Woman to appeal execution
A defense lawyer has said the top court would hear the final appeal of a Christian woman who has been on death row since 2010 after being convicted of insulting Islam’s Prophet Mohammed. The Supreme Court is to take up Asia Bibi’s appeal tomorrow, her lawyer, Saiful Malook, said yesterday. Bibi’s first appeal was in 2014 dismissed by the Lahore High Court, but the Supreme Court stayed her execution in 2015.
No flag, no fleet review
The nation on Friday announced that it would not send a warship to an international fleet review hosted by South Korea next week, because it could not accept Seoul’s request that it remove the Japanese navy’s “rising sun” flag. The nation had notified the South Korean government of its decision, Minister of Defense Takeshi Iwaya told reporters. “Unfortunately, we have come to a situation where we have no choice but to pass on our participation in the international fleet review,” Iwaya said. Many South Koreans see the flag as a symbol of Japan’s World War II aggression, and protested its use during the Oct. 10 to 14 event near Jeju Island. South Korea’s navy expressed regret over Japan’s withdrawal, but said it must not affect efforts to improve relations between their naval forces.
‘CPR’ saves stunned squirrel
A motionless squirrel apparently stunned by a passing car has been revived by the driver, who performed chest compressions beside a Minnesota road. Police officers on patrol in the suburb of Brooklyn Park thought that the man might be performing CPR. In a police video posted on Facebook, the man tells the officers that he swerved to avoid the animal, adding that he did not believe that he had struck it. In the clip, the man flips the squirrel onto its belly and as he strokes its back, the animal starts to come to, eventually darting away as an officer says: “There he goes! You saved his life, dude!”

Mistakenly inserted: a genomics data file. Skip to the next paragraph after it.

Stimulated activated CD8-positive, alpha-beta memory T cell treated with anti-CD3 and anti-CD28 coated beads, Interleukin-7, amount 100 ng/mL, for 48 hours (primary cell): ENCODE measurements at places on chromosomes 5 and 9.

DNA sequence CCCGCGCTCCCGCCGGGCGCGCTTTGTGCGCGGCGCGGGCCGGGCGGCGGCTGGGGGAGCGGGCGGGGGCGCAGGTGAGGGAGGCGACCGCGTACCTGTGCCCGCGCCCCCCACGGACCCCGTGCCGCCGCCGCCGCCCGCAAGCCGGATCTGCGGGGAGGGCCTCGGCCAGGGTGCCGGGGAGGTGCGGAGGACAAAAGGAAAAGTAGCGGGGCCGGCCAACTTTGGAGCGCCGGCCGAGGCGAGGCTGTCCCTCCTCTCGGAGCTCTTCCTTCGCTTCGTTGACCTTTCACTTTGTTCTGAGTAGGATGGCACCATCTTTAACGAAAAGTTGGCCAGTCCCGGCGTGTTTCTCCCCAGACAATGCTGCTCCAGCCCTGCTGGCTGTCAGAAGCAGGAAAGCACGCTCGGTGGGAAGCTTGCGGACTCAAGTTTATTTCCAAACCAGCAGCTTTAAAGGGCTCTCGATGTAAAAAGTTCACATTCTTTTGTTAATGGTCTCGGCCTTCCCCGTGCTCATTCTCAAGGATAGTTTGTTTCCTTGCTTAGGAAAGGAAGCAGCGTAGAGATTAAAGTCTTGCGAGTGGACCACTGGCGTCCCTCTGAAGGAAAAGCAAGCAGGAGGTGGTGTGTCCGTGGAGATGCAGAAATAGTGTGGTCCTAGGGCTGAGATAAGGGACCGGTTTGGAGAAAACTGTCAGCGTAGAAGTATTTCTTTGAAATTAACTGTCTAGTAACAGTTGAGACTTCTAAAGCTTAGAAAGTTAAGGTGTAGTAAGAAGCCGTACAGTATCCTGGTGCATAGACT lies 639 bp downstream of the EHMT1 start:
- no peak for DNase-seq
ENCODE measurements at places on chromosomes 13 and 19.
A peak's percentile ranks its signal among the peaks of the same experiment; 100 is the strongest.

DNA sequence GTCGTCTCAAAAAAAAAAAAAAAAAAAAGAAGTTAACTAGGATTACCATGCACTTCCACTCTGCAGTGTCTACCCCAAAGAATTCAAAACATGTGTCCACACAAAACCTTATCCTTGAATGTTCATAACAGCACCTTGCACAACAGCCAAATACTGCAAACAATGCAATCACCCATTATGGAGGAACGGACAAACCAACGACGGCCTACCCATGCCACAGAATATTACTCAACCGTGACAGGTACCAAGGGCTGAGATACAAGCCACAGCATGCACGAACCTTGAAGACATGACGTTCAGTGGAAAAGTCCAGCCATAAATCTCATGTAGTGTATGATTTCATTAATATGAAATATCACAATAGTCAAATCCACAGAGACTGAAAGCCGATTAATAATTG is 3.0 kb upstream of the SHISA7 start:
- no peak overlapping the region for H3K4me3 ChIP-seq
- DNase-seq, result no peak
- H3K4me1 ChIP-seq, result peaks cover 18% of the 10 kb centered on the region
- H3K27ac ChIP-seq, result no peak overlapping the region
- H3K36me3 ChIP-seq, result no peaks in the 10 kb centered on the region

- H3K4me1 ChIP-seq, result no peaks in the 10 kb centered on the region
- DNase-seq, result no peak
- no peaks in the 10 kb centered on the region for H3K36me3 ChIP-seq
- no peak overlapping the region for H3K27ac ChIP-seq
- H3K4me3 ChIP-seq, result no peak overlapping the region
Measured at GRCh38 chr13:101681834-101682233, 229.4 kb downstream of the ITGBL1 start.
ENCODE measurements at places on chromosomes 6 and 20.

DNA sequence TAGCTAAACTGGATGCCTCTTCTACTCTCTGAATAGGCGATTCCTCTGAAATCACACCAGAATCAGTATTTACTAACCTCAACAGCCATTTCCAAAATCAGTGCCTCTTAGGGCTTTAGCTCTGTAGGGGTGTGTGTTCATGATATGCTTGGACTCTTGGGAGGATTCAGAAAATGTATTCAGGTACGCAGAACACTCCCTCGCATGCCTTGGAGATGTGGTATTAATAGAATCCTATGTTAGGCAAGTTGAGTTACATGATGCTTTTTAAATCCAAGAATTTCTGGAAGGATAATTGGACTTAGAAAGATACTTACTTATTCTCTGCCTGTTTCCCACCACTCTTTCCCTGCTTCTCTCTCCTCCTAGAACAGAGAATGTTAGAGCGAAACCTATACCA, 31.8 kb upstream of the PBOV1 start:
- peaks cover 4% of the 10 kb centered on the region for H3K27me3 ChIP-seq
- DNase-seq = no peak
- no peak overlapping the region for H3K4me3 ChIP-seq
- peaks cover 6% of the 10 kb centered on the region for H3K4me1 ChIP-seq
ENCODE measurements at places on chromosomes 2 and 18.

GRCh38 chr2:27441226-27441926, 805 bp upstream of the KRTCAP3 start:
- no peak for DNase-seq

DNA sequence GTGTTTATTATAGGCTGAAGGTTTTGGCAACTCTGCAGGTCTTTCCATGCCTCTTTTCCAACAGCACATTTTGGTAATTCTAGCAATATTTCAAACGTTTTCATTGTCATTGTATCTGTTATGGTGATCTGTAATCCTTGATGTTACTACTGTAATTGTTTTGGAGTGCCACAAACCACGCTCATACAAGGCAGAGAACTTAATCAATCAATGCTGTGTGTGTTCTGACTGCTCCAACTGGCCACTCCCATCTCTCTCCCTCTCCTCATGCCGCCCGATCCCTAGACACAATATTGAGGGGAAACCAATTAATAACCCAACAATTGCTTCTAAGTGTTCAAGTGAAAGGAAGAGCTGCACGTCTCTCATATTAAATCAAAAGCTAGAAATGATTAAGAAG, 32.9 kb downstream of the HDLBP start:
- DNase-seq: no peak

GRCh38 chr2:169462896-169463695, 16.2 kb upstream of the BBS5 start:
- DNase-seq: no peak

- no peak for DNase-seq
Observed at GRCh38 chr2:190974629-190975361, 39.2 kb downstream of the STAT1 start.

CENTRAL AFRICAN REPUBLIC
Angry mob kills Chinese
The government has said that three Chinese have been killed and three others wounded in an attack by community members angry about the disappearance of their youth leader. The act would not go unpunished, government spokesman Ange Maxime Kazagui said on Friday, adding that the Chinese were killed by crowds on Thursday while waiting at the gendarmerie as part of an investigation into the disappearance. The youth leader’s brother, Mathurin Dimbele-Nakoe, described the Chinese as employees of a mining company and said they had asked for accompaniment to a mining site on the river. Their boat tipped and the youth leader has not been found.
Banksy shreds auction
Girl With Balloon, a painting by the Banksy, was destroyed on Friday at a Sotheby’s auction in London in an apparent prank by the anonymous and mischievous artist. Immediately after the painting had been sold to a phone bidder for ￡1.04 million (US$1.2 million), part of it was mysteriously shredded, according to Sotheby’s. “We’ve just been Banksy-ed,” Alex Branczik, Sotheby’s European head of contemporary art, said at a news conference following the auction. The Financial Times reported that the painting was shredded by a contraption that seemed to be hidden in the frame. Banksy, who made his reputation as a street artist known for provocative and sometimes politically charged stencils, protects his identity.